Sidney Crosby vs. Connor McDavid: Breaking down two very different players

Gene Principe and Mark Spector get us set for the third installment of Crosby vs. McDavid, where the bigger story may be Leon Draisaitl’s return to the lineup, wondering where he might slot in.

Even though neither Connor McDavid nor Sidney Crosby currently leading the NHL in scoring, they are the two biggest offensive talents in the NHL today. Telling you they’re both amazing wouldn’t be very interesting, but as they face off for the first time this season, let’s look at how they accomplish their dominance.

McDavid and Crosby are both capable of taking teams on their back and leading them to wins, but they play different styles. Both players like to attack off the rush, but McDavid is all speed and hands, while Crosby uses more diverse skating techniques to alter his speed, and protects the puck with his body to create space. Once in the offensive zone, Crosby is a forechecking demon who works the boards to create space for his teammates, while McDavid likes to hang on to the puck and deke around players — he’s a little more patient.

Last season Crosby generated nine scoring chances for his teammates per 20 minutes at even strength, whereas McDavid generated 8.9, which were easily the top two marks in the NHL. We can dig into the data to see how differently those scoring opportunities were created. Because we’re so early in 2017-18, we’ll use last season’s statistics for a better sample size.

One thing that’s apparent right away is Crosby is a bit more of a high-event player than McDavid. He makes more plays with the puck in the offensive zone per minute played, and shoots and passes more often.

McDavid, meanwhile, is a bit more exacting, getting more shots off in the high danger area, and shooting far less often from the perimeter. One of the reasons for this is that Crosby likes to shoot from sharp angles to catch goaltenders off guard. Those are low percentage plays, but because he’s Sidney Crosby he’s still able to generate a lot of offence with those perimeter shots.

Crosby also makes more of those dangerous passes to the slot and off the rush, and moves the puck East-West more often than McDavid, whereas McDavid sends the puck down low to start the cycle more often. Crosby usually plays down low in the corners and behind the net, so he passes up to the defencemen more often to create space for himself and other forwards down low.

From watching the two on the ice it’s clear Crosby is the more aggressive player, and that holds up in the numbers. McDavid’s style is a bit more cerebral — he waits to make the higher percentage play more often, or moves the puck in closer himself. McDavid completes a successful deke in the offensive zone 1.7 times per 20 minutes played, which is more than any other NHLer and almost double Crosby’s 1 per 20 minutes.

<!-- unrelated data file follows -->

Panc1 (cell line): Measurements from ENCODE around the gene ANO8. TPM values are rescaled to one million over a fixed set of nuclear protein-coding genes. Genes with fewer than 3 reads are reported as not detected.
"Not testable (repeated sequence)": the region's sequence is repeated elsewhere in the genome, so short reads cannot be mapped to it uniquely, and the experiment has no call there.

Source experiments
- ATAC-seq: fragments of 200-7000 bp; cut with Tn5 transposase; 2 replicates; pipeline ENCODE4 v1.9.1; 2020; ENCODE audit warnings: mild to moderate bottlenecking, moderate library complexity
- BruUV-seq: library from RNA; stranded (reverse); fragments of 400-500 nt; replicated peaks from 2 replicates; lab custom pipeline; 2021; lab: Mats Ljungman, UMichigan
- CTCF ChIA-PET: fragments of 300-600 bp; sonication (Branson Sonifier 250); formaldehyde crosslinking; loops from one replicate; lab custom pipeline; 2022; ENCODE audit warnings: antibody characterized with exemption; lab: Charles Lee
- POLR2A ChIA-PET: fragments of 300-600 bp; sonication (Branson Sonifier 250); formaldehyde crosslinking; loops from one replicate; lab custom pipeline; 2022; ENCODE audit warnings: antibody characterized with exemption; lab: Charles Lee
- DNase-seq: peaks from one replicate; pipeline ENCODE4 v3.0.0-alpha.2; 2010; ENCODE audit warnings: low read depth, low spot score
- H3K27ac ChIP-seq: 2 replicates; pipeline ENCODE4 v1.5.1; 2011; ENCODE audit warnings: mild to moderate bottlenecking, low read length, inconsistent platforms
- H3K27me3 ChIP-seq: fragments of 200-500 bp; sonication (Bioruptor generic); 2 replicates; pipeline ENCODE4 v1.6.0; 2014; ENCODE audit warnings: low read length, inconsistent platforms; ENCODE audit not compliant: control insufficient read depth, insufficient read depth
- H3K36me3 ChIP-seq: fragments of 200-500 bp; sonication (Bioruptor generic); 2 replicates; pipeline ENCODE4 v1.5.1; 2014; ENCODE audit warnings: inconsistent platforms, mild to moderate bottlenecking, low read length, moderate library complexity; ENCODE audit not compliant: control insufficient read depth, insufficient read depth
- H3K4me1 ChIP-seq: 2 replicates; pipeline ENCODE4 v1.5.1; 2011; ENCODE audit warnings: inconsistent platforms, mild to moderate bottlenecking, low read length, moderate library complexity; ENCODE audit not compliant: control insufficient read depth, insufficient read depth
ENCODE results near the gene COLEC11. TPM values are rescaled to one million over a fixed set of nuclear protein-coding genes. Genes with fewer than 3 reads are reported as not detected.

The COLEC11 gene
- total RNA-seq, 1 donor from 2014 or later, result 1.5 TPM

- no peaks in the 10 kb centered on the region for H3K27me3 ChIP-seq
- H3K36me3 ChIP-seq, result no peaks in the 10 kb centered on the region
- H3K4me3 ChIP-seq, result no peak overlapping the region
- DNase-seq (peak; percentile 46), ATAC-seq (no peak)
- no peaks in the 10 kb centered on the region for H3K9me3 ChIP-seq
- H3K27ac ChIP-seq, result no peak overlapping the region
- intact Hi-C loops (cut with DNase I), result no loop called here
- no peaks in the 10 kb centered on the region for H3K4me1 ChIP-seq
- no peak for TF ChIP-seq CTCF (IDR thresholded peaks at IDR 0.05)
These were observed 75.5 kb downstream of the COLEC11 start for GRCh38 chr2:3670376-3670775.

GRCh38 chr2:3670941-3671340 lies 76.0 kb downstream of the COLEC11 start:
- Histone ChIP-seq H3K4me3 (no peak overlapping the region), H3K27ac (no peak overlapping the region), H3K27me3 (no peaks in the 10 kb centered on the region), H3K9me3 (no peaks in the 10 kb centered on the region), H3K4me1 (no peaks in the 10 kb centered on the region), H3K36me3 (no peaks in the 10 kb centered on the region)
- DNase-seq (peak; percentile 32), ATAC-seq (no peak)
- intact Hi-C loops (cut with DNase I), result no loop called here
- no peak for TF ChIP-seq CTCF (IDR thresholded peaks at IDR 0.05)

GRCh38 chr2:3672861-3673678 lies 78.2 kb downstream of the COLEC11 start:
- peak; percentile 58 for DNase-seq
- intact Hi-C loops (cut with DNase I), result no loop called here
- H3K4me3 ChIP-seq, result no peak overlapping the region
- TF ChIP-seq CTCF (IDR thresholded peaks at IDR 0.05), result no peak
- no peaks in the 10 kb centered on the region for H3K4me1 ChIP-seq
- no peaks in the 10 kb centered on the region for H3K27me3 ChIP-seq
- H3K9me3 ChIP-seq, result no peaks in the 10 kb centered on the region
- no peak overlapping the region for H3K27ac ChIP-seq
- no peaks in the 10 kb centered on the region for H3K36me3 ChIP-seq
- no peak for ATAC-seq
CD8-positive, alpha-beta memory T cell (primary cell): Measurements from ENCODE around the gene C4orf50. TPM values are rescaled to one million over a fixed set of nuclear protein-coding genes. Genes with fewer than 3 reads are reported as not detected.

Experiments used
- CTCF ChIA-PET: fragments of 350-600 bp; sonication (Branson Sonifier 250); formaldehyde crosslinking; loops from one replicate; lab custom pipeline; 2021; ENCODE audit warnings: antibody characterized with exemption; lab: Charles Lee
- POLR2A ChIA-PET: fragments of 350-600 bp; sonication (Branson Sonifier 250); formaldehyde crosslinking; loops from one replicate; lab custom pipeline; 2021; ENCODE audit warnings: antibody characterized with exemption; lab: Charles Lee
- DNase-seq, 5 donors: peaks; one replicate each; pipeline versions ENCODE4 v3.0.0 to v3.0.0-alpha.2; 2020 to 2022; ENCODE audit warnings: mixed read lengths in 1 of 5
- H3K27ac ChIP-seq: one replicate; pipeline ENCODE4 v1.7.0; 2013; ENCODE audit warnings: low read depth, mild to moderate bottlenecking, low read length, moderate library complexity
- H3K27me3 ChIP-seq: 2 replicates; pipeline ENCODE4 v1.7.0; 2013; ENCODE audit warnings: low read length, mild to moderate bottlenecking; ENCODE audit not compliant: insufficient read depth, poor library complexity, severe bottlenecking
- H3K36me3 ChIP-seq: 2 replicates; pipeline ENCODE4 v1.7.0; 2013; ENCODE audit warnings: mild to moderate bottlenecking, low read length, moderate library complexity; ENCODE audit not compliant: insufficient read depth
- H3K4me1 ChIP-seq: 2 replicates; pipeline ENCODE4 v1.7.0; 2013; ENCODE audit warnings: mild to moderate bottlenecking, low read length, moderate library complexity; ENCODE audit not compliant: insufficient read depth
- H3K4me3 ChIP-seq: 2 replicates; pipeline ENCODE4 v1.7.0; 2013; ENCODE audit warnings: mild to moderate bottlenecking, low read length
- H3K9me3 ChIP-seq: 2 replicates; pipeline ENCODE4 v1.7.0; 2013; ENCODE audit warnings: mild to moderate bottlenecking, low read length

McDavid’s patience leads to a slightly higher pass success rate, as he completes 66.9 per cent of his offensive zone passes to Crosby’s 64 per cent, which helps the Oilers maintain possessions in the offensive zone longer.

While Crosby completes more passes off the rush than McDavid, part of the reason for that is often McDavid’s teammates can’t keep up with him, as he leads the NHL in scoring chances off the rush with 1.5 every 20 minutes played, with Crosby down at 0.9 and 24th among forwards.

It’s interesting to look at how different these two players are with the puck, and you can see it when you look at possession time as well.

McDavid has the puck about 45 seconds in the offensive zone for every 20 minutes of ice time, whereas Crosby has it for 41 seconds. That gap isn’t big, but in those 41 seconds Crosby makes 48.54 plays on average, while McDavid makes 44.18 in his 45 seconds. It’s a lot of plays no matter how you slice it, but Sid is much quicker moving the puck, where McDavid takes his time.

Another area of difference between the two players is play without the puck in the offensive zone; how do they go about keeping their team on the attack after they lose the puck?

Once again Crosby’s aggressiveness shows here, as he recovers more loose pucks, including after he or his teammates attempt a shot, and on rebounds to create second chances. The differences there aren’t very large though.

Neither player is overly physical with their body to remove possession from opponents, but McDavid is more aggressive with his stick, using his quickness to get on players before they’re ready to protect the puck, and causing turnovers.

Crosby prefers to get into passing lanes as teams attempt to break out and intercept those pucks to get back on the attack.

It’s important to note that there’s no better way to go about things here. Both players are generational talents and they simply have two very different approaches to accomplish similar goals. Crosby plays almost like a fourth liner with elite skill, and McDavid is closer to the typical style you expect from the best offensive players in the game.

Both are fun to watch and are special in their own way.

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